Drought Emergency Ends, But Many Breakthroughs Endure

  • by Timothy Quinn
  • Apr 24, 2017
  • Voices on Water

With the stroke of a pen earlier this month, Gov. Jerry Brown ended the drought emergency he declared more than three years ago in the midst of a bone-dry winter and shrinking reservoirs.

The original declaration in January 2014 garnered national and even international media coverage. Images of ultra-low Folsom Lake and fallowed fields provided alarming visuals as the drought raged on and water managers hunkered down for some of the most challenging times in recent memory.

Today, key reservoirs are spilling and the storms keep coming. Northern California has officially set the record for the most rain and snowfall in a water year.

While the emergency is now in our rear-view mirror, it’s worth reflecting on some of the lessons and policy breakthroughs that will endure into the foreseeable future.

Value of local investments. If the lesson of the 1986-’92 drought was the need to invest in local water resources, the abiding legacy of this drought is the critical value of those investments. As the Public Policy Institute of California and others have noted, California’s urban economy remained relatively unscathed over the past several years because of the planning and investment by local water agencies.  These forward-looking investments – to the tune of $20 billion since the last major drought – paid major dividends in drought resilience and preparedness. The investments keep coming, and their values will only grow in the future.

Proposition 1. Californians approved a $7.5 billion water bond in November 2014, capping years of effort to advance a comprehensive plan to reinvest in the state’s water system and jumpstart implementation of the California Water Action Plan. Though Californians have a history of supporting water bonds, the heightened awareness of water due to drought almost certainly contributed to Proposition 1’s overwhelming 2-1 margin of approval on election day.

SGMA. At the height of the drought, California enacted the most significant water legislation in a generation – the Sustainable Groundwater Management Act (SGMA) of 2014. Spurred by deepening concern about groundwater overdraft and subsidence in some areas of the state, a task force of ACWA members developed recommendations that ultimately provided the basis for many key provisions of SGMA. While the overdraft crisis had been brewing for over half a century, there is no question the drought created urgency that brought stakeholders to the table. This is a tough issue, but all around the state water agencies are implementing SGMA to chart a path toward sustainable groundwater basins with healthy economies overlying them.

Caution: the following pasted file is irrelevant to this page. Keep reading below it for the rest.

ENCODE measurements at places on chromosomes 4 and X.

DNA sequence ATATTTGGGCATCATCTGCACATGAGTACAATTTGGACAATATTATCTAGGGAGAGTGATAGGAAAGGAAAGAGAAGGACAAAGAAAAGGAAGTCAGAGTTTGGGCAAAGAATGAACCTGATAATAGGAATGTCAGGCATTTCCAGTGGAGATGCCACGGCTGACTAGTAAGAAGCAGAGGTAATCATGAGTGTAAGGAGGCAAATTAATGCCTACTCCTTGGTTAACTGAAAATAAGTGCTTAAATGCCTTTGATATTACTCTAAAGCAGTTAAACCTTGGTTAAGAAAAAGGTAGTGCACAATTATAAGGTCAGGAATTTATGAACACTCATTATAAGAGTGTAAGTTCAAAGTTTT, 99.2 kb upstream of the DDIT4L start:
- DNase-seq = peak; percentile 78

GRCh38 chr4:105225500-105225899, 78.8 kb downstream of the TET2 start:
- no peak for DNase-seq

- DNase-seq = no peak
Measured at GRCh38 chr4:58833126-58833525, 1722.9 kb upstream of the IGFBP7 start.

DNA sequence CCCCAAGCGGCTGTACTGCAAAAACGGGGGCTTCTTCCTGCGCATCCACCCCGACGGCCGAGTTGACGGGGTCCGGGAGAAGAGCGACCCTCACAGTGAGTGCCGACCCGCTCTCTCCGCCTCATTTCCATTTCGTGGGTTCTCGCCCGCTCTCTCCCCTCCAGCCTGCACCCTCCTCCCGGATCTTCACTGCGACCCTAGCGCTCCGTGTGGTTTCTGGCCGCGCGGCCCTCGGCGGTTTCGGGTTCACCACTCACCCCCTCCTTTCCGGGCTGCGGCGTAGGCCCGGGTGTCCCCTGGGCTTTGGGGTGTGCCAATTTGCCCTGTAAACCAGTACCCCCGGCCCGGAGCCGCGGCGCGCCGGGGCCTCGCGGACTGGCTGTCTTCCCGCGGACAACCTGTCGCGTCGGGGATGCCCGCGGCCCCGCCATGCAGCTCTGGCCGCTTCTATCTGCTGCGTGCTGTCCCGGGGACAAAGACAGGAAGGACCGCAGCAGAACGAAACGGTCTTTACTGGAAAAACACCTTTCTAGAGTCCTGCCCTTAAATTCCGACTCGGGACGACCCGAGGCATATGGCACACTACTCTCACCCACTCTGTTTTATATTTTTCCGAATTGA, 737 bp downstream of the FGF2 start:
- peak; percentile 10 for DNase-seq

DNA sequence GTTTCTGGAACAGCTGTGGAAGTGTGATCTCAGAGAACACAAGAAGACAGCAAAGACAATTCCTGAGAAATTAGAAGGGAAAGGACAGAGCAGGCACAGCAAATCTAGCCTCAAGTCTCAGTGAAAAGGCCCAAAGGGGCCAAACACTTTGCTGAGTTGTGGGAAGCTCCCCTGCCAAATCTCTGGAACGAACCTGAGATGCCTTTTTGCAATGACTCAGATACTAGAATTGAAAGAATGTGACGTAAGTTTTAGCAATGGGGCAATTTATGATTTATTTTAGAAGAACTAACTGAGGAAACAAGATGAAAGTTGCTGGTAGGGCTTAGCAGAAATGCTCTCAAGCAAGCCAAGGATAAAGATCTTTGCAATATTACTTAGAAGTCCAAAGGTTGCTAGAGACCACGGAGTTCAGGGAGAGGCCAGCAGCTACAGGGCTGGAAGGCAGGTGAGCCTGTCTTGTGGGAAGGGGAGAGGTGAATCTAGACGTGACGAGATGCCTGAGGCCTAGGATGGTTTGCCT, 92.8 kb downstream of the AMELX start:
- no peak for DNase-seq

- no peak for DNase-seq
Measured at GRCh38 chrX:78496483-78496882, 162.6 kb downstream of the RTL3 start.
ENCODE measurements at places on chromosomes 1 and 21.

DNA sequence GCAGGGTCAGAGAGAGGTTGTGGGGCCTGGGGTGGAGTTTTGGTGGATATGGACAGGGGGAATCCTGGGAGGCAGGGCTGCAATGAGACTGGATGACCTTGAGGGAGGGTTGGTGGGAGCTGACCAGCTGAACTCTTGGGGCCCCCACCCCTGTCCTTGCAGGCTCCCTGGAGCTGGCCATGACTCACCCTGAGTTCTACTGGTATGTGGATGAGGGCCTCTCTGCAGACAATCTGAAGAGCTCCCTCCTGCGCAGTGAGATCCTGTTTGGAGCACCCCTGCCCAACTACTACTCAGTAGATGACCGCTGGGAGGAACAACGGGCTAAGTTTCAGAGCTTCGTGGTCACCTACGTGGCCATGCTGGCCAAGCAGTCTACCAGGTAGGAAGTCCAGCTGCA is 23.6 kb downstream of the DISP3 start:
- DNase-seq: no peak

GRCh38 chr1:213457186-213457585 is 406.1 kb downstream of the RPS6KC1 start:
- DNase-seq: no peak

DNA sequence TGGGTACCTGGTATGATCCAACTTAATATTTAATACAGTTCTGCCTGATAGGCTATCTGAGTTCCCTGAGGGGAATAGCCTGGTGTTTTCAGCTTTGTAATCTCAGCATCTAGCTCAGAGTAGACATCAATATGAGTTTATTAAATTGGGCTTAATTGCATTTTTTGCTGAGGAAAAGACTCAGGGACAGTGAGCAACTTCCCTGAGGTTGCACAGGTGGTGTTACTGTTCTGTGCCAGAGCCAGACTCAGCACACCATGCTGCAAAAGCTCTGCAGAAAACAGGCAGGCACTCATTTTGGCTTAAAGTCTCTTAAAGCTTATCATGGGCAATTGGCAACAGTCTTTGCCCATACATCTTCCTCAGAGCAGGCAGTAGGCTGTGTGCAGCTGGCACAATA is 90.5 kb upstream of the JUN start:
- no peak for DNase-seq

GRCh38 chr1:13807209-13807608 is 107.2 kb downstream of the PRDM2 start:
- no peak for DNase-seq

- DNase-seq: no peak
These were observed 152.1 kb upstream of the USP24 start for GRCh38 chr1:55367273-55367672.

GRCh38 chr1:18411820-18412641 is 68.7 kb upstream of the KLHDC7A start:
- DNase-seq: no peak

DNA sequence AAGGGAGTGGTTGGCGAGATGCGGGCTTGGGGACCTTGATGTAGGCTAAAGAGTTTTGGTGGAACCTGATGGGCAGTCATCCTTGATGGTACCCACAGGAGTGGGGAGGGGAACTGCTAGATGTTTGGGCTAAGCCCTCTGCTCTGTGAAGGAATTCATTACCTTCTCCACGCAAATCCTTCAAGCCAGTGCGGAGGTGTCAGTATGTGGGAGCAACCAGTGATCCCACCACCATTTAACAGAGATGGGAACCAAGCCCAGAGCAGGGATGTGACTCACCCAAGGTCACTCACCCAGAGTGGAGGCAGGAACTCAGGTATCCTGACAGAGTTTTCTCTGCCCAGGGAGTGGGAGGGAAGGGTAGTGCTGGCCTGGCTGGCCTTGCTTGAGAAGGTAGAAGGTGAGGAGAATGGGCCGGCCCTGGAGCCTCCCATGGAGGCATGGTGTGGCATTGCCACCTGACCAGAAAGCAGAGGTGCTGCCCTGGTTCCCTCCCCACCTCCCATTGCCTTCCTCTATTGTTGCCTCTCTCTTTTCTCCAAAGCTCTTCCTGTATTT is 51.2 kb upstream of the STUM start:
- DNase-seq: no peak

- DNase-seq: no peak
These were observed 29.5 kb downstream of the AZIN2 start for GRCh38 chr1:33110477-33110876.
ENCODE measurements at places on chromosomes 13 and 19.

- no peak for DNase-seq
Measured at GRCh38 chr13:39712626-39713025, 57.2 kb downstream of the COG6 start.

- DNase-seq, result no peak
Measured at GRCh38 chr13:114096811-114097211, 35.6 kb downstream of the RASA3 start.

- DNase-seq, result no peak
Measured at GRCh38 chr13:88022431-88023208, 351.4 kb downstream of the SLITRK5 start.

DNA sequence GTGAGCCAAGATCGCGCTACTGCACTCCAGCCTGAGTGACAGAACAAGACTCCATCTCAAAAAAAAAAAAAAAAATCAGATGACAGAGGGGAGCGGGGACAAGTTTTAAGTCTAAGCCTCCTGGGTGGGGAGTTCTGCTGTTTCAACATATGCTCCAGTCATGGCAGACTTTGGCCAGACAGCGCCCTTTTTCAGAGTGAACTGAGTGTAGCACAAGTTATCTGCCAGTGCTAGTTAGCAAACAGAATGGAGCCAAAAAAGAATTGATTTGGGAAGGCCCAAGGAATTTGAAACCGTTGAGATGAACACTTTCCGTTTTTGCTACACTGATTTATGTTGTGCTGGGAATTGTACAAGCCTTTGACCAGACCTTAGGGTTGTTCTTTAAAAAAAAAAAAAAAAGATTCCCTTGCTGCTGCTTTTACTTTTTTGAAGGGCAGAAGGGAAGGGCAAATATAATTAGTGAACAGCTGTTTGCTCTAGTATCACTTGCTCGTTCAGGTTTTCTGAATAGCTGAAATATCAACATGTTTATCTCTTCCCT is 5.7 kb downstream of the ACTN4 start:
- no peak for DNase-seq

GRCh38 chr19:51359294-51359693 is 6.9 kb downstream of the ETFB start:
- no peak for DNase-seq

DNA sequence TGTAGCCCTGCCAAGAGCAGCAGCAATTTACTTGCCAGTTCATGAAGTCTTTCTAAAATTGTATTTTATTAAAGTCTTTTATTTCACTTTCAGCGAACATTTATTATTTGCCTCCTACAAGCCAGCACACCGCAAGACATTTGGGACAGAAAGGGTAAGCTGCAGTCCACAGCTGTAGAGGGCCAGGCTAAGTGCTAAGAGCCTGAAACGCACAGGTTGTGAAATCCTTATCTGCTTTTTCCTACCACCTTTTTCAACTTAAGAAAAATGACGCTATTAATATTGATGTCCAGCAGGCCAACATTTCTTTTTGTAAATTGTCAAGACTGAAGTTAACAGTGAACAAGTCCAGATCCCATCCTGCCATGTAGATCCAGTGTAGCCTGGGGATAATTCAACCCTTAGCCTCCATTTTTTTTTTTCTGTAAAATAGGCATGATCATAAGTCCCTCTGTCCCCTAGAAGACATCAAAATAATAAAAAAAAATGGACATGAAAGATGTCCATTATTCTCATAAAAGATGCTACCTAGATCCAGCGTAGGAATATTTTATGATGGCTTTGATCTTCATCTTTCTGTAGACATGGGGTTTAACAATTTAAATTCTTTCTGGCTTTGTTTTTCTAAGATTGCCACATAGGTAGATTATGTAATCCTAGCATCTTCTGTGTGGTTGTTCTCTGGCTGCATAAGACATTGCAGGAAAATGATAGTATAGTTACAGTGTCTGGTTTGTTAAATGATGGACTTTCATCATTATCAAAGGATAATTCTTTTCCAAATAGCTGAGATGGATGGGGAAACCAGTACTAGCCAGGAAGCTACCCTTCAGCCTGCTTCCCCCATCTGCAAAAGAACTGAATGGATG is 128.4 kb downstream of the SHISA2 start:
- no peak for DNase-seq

The resilience of agriculture. Faced with massive cuts in surface water deliveries, agricultural water managers responded with resilience. Many turned to groundwater, which added to overdraft in some areas, but they also made effective use of the water market. In addition, they advanced creative solutions such as the North Valley Recycled Water Program, a collaborative partnership that will send treated wastewater from Turlock and Modesto to productive farmland in Del Puerto Water District in the very near future.

Public attitudes toward water. ACWA member agencies and their customers stepped up in a huge way in response to the drought emergency. A permanent shift in the way Californians think about and use water is apparent up and down the state as lawns are replaced with water-wise landscapes and consumers switch to more efficient appliances. The Save Our Water program, managed by ACWA in partnership with the California Department of Water Resources, assisted hundreds of members agencies.

Throughout the drought, ACWA and its members took every opportunity to highlight the need for comprehensive solutions and build support for additional investments in drought resilient supplies. We will continue that work regardless of whether Mother Nature deals us another round of atmospheric rivers or a return to bone-dry conditions next winter.


Executive Director Timothy Quinn may be reached at timq@acwa.com

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